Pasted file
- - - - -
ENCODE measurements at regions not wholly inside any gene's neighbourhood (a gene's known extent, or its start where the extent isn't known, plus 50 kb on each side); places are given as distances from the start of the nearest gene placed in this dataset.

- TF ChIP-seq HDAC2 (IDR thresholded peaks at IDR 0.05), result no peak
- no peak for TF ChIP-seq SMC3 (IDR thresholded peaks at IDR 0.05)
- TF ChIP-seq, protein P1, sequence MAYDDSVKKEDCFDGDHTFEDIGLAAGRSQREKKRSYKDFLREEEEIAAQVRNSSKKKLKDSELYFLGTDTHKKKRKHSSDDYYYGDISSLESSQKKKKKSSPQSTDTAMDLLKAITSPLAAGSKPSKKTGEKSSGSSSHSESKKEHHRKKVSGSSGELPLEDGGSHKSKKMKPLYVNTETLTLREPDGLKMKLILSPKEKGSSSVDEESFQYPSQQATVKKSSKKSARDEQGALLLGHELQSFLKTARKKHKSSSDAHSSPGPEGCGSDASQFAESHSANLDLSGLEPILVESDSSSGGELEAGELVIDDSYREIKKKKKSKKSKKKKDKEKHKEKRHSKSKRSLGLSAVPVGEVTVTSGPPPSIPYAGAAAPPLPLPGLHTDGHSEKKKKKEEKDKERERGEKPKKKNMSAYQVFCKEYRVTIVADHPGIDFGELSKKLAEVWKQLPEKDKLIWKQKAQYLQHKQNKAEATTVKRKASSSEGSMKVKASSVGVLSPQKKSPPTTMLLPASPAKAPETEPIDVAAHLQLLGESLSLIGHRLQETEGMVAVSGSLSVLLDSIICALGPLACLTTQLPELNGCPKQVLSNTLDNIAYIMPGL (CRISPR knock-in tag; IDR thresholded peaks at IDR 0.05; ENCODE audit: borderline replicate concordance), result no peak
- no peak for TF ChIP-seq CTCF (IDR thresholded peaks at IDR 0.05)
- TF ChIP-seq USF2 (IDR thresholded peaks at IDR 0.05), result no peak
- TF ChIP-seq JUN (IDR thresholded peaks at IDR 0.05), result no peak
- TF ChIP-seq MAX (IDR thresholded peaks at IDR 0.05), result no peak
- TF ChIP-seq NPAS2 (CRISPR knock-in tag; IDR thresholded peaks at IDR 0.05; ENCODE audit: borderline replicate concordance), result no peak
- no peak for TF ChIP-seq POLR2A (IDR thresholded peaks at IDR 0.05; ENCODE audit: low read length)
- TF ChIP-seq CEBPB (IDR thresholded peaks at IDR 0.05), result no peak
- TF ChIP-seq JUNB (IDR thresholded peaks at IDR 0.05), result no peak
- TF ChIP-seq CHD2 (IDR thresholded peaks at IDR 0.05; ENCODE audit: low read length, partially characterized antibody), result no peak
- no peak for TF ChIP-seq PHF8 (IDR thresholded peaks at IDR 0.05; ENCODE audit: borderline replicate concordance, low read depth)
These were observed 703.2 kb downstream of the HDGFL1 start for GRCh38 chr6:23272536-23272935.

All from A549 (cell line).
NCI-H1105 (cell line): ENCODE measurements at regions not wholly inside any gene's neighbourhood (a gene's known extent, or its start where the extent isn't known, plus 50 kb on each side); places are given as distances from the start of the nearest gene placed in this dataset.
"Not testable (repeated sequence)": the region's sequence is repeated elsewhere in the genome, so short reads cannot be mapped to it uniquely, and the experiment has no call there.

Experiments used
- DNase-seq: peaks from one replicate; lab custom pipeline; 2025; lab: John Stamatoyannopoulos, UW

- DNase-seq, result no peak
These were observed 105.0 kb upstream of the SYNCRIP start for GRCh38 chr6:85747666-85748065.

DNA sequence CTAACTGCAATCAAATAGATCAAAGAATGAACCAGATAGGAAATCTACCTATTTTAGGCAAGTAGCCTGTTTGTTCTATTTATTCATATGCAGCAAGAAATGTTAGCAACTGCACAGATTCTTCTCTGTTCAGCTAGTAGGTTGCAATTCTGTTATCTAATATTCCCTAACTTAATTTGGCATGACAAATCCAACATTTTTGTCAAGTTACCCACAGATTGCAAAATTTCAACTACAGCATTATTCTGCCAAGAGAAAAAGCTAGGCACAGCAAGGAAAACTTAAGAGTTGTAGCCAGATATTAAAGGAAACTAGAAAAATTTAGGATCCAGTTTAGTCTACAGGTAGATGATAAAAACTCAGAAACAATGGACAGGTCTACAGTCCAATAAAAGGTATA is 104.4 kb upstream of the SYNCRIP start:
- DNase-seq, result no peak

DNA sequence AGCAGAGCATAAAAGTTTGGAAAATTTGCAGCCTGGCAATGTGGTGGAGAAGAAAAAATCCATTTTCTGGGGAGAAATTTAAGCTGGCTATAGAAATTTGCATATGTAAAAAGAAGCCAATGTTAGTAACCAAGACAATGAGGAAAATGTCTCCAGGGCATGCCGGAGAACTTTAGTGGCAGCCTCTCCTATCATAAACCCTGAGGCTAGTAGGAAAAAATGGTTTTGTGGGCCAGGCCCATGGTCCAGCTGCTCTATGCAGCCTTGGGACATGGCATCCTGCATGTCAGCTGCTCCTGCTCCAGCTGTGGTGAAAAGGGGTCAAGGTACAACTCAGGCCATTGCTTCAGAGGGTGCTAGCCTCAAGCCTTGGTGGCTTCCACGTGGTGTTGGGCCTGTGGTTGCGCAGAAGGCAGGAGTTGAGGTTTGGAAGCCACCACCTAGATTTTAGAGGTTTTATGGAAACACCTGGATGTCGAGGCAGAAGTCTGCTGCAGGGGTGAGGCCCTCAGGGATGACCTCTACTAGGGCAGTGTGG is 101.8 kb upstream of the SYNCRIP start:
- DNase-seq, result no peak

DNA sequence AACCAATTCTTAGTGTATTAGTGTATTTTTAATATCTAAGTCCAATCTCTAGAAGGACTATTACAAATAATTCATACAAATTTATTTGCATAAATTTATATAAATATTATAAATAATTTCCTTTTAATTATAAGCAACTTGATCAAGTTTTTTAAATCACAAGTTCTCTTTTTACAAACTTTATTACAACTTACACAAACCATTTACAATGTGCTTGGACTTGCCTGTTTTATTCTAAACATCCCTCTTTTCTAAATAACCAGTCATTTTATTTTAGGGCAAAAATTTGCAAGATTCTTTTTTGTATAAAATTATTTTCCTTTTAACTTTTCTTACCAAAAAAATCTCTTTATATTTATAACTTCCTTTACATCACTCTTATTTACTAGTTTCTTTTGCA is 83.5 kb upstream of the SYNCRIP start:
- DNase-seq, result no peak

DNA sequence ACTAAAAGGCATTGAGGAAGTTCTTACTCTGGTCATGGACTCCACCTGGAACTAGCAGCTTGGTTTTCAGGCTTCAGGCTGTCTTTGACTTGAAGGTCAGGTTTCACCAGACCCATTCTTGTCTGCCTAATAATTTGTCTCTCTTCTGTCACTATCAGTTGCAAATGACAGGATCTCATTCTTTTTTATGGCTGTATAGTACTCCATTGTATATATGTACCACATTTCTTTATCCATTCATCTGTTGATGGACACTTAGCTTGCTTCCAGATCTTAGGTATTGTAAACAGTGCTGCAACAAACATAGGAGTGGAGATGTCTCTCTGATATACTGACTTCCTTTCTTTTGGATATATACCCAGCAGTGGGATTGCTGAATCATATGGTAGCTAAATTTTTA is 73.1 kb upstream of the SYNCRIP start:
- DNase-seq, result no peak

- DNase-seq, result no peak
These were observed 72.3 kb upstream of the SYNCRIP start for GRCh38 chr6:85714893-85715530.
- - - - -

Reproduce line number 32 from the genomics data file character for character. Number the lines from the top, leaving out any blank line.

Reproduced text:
These were observed 72.3 kb upstream of the SYNCRIP start for GRCh38 chr6:85714893-85715530.